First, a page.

'Leaners' and Polling Bias

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The greatest
bias in traditional political polling is the way "leaners"
are counted.

Leaners are
people who say they are undecided when polled, but when pushed to
pick someone they are leaning towards, they come up with a name,
usually someone with strong name recognition.

For example,
suppose a political poller called you and asked; “If the election
were held today, would you vote for [blank], [blank], or [blank],
etc.?”

Response; “I’m
not sure.”

Poller; “Well,
if you had to pick someone, who would you be leaning towards?”

Response; “Well,
er, um, I’m not sure, maybe, … , well I might pick McCain?”

Poller; “McCain?”

Response; “Yup,
McCain, I think.”

Poller; “Are
you sure?”

Response; “Yep.”

BINGO! In this
poll, the respondent will be listed as voting for McCain.

Most polls
do not list what percentage of responses are leaners except sometimes
in the fine print, but usually about 1/3 of the support of any candidate
in any poll is a leaner.

Let’s look
at a typical poll to see how the way leaners are counted distort
perceptions.

Saint
Anselm College Poll for New Hampshire
, October 2007, Republican
Primary

Results:

Mitt Romney
32%
Rudy Giuliani 22%
John McCain 15%
Ron Paul 7%
Mike Huckabee 6%
Fred Thompson 5%
Tom Tancredo 1%
Sam Brownback 1%
Duncan Hunter 1%
Other 1%
None/No answer?Didn’t know 9%

[The poll does
not list a margin of statistical error. Most traditional polls have
a margin of error of 4% or less, so we will assume a 4% margin of
error]

This poll makes
it appear that it is mathematically impossible for anyone but Romney,
Giuliani, or McCain to win, with Romney almost having it wrapped
up. The others have no chance to win.

For Giuliani,
if he takes his 22% and gets all of the 9% undecided vote, he is
still at 31%, not enough to win. So he needs the margin of error
to fall in his direction as well. Not likely.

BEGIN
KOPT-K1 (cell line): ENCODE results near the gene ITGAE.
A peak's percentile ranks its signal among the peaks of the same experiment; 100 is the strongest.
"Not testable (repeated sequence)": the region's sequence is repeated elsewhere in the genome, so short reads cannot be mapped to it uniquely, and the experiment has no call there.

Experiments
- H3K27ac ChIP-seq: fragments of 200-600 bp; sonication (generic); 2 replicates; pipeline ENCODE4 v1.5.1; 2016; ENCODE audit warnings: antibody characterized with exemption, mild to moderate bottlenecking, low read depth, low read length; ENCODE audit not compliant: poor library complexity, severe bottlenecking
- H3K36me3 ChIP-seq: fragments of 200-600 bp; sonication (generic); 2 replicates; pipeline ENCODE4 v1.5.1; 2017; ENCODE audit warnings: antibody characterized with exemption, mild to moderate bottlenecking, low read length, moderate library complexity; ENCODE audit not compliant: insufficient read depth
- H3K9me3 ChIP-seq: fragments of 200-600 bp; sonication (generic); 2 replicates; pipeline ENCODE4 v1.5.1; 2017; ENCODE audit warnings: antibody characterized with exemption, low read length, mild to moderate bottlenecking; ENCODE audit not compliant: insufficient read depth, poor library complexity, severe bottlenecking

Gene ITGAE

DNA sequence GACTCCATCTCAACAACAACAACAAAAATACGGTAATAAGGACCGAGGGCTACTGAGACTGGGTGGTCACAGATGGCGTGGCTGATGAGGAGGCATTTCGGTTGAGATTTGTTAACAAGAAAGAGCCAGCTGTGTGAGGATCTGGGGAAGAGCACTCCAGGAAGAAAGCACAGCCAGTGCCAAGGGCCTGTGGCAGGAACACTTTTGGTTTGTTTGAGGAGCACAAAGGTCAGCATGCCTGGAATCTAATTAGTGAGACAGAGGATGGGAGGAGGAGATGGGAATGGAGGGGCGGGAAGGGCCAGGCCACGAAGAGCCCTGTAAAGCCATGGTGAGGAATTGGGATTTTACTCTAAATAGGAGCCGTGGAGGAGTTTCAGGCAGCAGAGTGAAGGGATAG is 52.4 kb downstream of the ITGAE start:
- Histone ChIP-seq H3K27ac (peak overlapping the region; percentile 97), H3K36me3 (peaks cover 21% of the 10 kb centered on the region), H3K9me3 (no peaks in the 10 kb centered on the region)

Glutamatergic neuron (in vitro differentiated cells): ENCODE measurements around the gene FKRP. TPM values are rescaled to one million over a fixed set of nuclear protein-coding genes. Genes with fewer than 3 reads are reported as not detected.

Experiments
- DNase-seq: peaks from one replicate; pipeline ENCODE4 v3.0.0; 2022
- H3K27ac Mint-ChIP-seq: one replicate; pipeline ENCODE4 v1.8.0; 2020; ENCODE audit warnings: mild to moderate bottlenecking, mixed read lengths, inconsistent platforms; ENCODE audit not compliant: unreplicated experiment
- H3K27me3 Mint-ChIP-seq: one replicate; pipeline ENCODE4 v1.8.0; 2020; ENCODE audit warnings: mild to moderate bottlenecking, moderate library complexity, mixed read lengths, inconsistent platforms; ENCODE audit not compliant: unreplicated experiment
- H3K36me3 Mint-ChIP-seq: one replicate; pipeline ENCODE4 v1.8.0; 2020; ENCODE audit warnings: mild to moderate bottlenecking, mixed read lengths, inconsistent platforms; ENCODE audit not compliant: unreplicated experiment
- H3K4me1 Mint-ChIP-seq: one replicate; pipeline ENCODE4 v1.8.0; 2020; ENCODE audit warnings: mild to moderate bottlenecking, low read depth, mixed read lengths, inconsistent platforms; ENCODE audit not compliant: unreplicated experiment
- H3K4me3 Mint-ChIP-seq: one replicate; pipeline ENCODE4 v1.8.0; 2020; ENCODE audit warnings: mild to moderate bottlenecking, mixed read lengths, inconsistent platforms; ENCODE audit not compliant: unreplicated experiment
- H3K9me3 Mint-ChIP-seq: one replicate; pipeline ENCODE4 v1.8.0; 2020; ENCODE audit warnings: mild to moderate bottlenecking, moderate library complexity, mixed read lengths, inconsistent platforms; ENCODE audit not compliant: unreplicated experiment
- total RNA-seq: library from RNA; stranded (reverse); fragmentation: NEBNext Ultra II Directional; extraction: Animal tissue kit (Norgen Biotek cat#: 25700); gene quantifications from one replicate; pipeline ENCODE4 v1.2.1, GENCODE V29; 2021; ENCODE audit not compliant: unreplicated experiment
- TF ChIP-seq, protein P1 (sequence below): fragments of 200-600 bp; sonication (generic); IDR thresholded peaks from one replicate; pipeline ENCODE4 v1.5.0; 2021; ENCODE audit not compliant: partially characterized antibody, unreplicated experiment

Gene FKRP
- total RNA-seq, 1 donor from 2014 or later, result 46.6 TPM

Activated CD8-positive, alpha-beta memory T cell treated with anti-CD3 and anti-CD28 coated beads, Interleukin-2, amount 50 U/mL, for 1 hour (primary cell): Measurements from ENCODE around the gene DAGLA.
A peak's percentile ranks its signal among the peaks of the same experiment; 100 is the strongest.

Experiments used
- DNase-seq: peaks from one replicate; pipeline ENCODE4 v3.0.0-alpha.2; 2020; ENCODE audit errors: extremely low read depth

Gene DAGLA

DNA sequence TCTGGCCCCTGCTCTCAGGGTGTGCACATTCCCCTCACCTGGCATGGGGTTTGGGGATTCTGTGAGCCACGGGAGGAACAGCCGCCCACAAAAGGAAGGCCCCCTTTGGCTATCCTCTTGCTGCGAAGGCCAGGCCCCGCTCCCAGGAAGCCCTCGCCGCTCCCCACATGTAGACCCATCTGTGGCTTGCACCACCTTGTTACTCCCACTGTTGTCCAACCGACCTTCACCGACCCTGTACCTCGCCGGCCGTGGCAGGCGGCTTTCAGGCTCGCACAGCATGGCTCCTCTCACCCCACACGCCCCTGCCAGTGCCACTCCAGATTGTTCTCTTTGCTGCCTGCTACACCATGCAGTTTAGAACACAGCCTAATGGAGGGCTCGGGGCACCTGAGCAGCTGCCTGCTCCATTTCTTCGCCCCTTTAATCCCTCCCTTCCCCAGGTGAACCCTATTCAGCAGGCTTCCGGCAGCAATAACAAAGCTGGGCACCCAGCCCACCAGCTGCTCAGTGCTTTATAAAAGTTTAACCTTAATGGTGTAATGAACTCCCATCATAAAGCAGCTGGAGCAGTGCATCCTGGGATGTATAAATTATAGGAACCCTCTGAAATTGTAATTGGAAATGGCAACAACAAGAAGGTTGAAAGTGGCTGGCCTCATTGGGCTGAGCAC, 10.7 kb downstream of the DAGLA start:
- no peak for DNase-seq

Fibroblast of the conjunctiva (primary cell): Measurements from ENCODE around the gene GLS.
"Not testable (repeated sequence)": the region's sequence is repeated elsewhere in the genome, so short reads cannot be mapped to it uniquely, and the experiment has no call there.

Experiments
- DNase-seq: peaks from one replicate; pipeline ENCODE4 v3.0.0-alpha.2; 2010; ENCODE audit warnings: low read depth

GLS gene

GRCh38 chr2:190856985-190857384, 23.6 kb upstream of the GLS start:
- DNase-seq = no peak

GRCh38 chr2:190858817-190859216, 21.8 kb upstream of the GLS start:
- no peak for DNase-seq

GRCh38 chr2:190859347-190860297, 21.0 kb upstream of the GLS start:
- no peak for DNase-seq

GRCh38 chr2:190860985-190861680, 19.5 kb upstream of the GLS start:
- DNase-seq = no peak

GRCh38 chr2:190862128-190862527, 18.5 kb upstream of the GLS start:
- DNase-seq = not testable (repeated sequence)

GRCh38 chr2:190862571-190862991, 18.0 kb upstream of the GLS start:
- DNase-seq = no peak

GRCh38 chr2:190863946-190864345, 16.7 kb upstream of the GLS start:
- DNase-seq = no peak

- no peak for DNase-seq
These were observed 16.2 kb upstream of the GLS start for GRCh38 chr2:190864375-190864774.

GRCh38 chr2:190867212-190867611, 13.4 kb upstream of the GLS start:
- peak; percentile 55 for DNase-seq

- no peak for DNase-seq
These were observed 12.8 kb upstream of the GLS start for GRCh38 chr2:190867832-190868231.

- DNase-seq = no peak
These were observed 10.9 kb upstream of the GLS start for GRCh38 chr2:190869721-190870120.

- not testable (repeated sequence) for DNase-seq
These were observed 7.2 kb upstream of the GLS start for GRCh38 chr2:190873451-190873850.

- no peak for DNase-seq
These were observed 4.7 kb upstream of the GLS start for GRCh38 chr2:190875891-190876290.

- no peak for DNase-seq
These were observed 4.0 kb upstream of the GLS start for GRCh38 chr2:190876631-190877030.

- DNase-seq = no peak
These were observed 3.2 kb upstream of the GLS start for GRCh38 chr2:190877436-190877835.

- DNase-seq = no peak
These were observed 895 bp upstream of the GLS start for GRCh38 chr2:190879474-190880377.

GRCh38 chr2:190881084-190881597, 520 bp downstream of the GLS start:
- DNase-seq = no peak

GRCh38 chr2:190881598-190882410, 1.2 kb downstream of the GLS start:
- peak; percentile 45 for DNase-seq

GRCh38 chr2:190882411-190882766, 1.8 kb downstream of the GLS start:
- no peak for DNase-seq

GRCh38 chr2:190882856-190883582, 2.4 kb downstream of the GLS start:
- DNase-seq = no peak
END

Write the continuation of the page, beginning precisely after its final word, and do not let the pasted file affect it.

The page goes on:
For McCain,
if he takes his 15%, gets all 9% of the undecided vote, and the
4% margin of error falls in his favor, he will be at 28%, still
not enough to win. Unless Romney drops the 4% margin of error to
28%, then it’s a tie.

Very unlikely.

Paul has absolutely
no chance to win.

But lets look
at what would happen if the poll did not include leaners in the
candidate numbers, assuming 1/3 of all support is leaners:

Mitt Romney
21%
Rudy
Giuliani 15%
John
McCain 10%
Ron Paul
5%
Mike
Huckabee 4%
Fred
Thompson 4%
Others
2%
UNDECIDED
39%

If the poll
were reported this way, it would look like EVERYONE had a chance
to win. And in fact, they do, if they are able to overcome the polling
bias that leads to less media coverage for underdog candidates.
For example, in this poll, Paul would only need 1/2 of the undecided
vote to beat Romney by 3%.

The next time
you hear someone says someone has no chance to win because of a
poll, please ask them if they have analyzed the effect of leaners.

November
5, 2007

Rolf
Lindgren [send him mail] was
the Polling Director for the 2004 Michael Badnarik Presidential
campaign, the 2004 Aaron Russo Presidential campaign, and assisted
with polling in the 2002 Ed Thompson Wisconsin Governor campaign.

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